UFC: It's Way Too Soon for the 115-Pounders

Matthew Ryder@@matthewjryderFeatured ColumnistFebruary 7, 2013

Dec 29, 2012; Las Vegas, NV, USA; UFC president Dana White speaks during post fight press conference at UFC 155 at the MGM Grand Garden Arena. Mandatory Credit: Gary A. Vasquez-USA TODAY Sports
Gary A. Vasquez-USA TODAY Sports

Things have been going pretty good for the UFC over the past few months.

Injuries—at least the epic, card-altering variety—have been less regular.

TUF 17 has been better than expected by most, and has people talking about UFC 159 even though it’s nearly three months away.

The Super Bowl Weekend show served as a reminder that the UFC can still do big as well as anyone, and the first FOX show of 2013 showed that marquee to be dialing in nicely as well.

After a 2012 that was—to put it nicely—forgettable, things have been rolling along pretty well.

But you know what you don’t do when things are going well after a protracted stretch of nightmarish frustration, fan displeasure and a suffering product? You don’t start trying to force new ideas out there, particularly when you still have some more notable half-baked schemes still in development.

And yet that’s exactly what Dana White and the UFC are doing.

How so, you ask? Well, the 115-pound division, otherwise known as the strawweight class, is on its way to the UFC.

Now, ignore for a minute that the recently-introduced flyweight division is still in its infancy and working on making new fans. It’s not quite one of those half-baked ideas noted above, but the amount of preparation involved in launching it puts it close.

Ignore that the UFC is in with completely and totally reckless enthusiasm on Ronda Rousey, signing a few women to serve as a “division” for her to headline while they soak up the mainstream media attention that she’ll get them. Fairly half-baked.

Ignore too the aforementioned disaster that was 2012, just to keep a clear head about this.

Even with those things ignored, focusing purely on the implementation of strawweights as a UFC draw, it’s still a bad idea.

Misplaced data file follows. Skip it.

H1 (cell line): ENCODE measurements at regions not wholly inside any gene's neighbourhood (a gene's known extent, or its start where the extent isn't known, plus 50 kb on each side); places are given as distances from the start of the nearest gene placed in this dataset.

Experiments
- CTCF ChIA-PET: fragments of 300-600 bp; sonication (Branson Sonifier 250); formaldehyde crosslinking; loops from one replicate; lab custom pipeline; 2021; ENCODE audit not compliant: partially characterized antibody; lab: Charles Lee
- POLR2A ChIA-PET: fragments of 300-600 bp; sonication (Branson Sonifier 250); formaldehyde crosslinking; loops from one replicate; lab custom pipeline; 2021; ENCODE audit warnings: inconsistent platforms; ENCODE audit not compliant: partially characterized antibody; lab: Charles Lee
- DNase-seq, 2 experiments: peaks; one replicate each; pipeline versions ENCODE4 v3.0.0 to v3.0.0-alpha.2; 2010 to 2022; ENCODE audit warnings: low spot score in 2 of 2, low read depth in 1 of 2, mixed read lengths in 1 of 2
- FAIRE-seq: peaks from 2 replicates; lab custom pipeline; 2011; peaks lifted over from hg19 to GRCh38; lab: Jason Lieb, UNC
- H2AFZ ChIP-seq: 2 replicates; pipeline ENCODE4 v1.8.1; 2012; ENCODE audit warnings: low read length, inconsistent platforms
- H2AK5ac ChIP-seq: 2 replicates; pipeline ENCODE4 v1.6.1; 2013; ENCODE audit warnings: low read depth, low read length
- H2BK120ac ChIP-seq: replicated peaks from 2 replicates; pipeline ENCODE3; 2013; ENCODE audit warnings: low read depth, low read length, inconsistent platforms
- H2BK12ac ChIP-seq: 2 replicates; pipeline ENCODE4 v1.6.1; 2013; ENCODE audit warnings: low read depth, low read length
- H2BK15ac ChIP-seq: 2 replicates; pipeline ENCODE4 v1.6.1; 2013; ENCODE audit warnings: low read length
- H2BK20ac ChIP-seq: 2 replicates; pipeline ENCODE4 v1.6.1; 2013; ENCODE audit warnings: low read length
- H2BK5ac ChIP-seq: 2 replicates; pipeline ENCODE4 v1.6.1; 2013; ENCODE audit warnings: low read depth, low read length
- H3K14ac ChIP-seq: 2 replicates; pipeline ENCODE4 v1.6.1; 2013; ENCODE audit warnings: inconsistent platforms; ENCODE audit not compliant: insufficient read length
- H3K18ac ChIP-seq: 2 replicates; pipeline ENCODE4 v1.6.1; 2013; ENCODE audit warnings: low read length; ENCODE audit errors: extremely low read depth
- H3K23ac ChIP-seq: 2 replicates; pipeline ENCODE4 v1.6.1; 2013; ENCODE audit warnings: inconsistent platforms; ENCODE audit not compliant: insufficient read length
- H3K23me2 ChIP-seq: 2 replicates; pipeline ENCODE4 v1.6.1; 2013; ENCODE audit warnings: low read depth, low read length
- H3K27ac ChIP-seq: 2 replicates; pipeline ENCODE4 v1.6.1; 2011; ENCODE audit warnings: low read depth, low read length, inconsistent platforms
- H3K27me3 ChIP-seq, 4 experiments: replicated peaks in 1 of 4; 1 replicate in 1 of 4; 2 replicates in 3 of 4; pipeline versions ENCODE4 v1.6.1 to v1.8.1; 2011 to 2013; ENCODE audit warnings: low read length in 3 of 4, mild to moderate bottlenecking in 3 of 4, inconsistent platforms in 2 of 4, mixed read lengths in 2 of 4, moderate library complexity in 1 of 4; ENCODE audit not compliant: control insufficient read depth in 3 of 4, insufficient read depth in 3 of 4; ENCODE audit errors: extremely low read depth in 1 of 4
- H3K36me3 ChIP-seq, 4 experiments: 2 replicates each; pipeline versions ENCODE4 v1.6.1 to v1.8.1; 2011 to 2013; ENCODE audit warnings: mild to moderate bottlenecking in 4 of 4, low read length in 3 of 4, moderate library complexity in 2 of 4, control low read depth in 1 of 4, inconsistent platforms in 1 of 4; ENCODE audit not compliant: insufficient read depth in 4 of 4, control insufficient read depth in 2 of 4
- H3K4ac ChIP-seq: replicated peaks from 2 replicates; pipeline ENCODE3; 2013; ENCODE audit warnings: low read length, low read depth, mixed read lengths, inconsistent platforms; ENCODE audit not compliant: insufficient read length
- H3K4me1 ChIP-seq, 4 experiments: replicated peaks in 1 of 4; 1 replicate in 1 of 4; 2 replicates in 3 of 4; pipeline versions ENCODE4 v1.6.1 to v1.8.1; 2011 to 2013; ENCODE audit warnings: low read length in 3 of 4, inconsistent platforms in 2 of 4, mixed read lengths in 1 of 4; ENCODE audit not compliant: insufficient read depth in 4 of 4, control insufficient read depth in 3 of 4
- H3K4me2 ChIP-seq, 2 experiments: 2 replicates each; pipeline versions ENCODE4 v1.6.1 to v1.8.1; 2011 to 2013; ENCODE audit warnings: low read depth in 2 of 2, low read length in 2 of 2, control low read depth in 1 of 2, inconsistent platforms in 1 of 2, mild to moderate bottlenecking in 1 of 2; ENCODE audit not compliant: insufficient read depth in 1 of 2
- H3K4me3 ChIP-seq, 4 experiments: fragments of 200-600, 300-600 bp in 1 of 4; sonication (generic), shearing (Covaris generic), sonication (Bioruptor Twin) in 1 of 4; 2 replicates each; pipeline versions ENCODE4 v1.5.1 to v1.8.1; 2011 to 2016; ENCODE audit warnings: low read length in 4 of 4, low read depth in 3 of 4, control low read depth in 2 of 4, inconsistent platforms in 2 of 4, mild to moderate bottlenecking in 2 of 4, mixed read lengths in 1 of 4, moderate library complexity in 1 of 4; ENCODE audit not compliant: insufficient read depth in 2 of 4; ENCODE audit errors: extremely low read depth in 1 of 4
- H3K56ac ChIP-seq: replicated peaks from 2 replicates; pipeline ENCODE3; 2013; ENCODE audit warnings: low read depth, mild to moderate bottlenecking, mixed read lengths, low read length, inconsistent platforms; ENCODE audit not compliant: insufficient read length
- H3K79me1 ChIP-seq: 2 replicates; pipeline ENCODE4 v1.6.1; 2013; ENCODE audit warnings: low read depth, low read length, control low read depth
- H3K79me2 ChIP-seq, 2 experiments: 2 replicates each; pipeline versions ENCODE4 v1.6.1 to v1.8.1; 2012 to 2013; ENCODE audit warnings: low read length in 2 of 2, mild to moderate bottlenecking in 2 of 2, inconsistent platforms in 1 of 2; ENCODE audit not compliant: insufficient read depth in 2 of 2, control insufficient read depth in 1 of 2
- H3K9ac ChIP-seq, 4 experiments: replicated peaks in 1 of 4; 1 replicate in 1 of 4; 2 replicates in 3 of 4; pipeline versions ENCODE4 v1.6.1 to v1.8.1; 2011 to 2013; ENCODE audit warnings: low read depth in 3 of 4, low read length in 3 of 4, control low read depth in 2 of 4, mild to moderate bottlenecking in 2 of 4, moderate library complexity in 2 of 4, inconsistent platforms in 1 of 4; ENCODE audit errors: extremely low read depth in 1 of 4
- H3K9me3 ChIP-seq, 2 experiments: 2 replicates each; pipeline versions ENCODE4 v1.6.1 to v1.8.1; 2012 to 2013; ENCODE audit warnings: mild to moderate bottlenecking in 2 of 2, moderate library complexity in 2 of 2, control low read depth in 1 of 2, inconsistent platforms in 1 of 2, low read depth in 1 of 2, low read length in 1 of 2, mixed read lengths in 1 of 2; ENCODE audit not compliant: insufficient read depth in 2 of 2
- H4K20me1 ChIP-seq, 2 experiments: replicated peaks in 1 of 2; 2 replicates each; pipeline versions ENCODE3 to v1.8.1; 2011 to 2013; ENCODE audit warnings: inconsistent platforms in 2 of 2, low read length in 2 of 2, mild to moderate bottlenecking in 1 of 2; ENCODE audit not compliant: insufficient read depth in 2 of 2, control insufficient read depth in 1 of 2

Add in those questionable issues you were just ignoring? Well, now it’s just plain idiotic. 

The fact is that the promotion is just starting to overcome the perception that they were spread too thin in 2012.

They’re just starting to realize that they need more depth in the division below 155lbs, too.

They’re also just getting into the swing of promoting Rousey’s first fight, so they won’t know what they have there for another few weeks.

But now, of all times, they want to seriously contend that strawweights would be a good move? How? For what reason?

Some argue that many new UFC territories will be rife with smaller fighters looking to make it. Places like Asia, India and Mexico are referenced repeatedly, yet two of those haven’t yet been breached and the other is a combination of countries that have ranged from tepid to impossible on the UFC penetration scale.

Others have said…

Actually, you know what? That’s basically the only reason any of this is being considered. Because when the UFC hits new markets, it wants something for the local talent to strive for. If that means creating a title in a borderline uninhabited weight class that most governing bodies using the Unified Rules of MMA don’t even recognize, then so be it.

This isn’t to rag on the UFC. Honestly, they get it right more often than they don’t. There might even come a time—hell, there definitely will come a time—that strawweights are a viable attraction and a sensible division to promote.

But 2013 isn’t that time. 2013 is the time to rebound from a bad year and get some positive momentum in the new areas that need it. Creating new problems won’t help anybody.